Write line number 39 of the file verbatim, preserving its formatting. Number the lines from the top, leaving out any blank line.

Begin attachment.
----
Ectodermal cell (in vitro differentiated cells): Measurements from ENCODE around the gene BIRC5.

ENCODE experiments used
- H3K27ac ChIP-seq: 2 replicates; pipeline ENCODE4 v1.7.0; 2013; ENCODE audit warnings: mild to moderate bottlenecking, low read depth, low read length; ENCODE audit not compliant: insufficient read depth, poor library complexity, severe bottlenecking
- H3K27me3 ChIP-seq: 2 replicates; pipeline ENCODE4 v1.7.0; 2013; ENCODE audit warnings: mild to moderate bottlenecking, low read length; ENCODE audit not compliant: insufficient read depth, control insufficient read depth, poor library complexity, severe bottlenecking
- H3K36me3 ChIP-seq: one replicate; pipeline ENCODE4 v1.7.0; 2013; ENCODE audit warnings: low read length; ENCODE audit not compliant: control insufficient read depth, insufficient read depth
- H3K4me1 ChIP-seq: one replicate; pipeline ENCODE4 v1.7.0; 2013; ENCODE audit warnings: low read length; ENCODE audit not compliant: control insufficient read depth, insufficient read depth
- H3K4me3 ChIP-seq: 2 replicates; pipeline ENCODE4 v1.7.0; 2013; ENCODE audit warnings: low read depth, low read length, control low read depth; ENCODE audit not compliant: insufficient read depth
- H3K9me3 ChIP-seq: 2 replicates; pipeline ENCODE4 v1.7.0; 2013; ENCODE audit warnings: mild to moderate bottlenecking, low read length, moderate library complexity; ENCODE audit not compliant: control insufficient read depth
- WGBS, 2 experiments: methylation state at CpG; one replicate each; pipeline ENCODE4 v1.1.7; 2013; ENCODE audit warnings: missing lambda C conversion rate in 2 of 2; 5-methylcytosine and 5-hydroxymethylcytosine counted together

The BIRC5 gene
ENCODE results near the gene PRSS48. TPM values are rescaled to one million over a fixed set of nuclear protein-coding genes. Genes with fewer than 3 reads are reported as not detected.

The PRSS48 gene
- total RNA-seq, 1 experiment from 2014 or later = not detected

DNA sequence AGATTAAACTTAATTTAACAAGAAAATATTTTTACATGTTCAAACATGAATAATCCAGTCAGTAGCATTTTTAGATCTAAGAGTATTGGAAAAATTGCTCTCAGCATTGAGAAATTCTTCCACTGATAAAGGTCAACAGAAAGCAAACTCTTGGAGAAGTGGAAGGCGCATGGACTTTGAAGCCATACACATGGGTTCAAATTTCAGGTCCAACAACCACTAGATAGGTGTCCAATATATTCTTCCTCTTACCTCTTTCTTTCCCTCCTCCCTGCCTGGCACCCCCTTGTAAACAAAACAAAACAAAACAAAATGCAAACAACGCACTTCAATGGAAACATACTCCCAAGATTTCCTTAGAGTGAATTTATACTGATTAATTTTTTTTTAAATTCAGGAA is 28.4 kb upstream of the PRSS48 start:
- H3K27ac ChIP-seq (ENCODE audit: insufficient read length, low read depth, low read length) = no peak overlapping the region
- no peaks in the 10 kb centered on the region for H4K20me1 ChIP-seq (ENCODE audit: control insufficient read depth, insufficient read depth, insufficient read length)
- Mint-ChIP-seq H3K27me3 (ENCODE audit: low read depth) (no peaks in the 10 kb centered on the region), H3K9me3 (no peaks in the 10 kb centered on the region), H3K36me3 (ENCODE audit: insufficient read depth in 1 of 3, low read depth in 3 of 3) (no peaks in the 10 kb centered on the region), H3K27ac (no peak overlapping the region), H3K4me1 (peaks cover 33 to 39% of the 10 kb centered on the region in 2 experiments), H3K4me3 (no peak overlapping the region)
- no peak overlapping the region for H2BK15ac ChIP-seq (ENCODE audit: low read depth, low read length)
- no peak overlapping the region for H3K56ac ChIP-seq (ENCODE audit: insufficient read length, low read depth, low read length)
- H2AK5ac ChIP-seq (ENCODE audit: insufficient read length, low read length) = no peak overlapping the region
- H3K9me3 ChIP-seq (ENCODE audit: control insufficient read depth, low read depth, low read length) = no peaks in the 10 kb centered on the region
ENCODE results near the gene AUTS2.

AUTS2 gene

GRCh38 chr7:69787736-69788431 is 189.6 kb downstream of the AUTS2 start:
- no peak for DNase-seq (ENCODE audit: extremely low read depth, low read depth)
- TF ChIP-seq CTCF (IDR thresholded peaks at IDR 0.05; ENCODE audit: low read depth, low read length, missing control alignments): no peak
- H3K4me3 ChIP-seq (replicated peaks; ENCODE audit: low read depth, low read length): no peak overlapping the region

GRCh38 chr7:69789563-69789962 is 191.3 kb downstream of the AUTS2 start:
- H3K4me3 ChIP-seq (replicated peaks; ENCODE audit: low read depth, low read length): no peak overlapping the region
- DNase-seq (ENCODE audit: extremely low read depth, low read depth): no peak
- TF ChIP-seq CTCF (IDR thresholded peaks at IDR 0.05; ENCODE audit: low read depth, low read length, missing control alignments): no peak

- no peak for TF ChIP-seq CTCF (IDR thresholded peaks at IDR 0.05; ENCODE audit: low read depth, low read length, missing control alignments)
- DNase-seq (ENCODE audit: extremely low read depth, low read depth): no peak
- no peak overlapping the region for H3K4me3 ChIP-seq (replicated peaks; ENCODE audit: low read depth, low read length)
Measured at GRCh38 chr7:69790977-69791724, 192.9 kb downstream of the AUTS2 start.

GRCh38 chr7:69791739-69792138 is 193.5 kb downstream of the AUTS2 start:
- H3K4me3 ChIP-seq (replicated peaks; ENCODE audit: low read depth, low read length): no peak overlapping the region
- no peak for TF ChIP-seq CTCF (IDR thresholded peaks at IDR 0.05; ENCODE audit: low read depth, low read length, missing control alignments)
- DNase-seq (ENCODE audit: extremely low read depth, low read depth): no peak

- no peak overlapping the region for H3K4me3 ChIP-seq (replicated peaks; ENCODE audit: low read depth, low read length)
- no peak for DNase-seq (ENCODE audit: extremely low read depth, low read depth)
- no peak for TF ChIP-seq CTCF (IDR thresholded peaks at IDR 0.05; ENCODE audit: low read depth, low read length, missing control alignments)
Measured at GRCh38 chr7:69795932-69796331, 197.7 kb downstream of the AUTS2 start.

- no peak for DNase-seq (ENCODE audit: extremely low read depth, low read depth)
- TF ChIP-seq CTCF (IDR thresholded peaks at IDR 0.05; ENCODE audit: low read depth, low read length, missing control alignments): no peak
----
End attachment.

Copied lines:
- DNase-seq (ENCODE audit: extremely low read depth, low read depth): no peak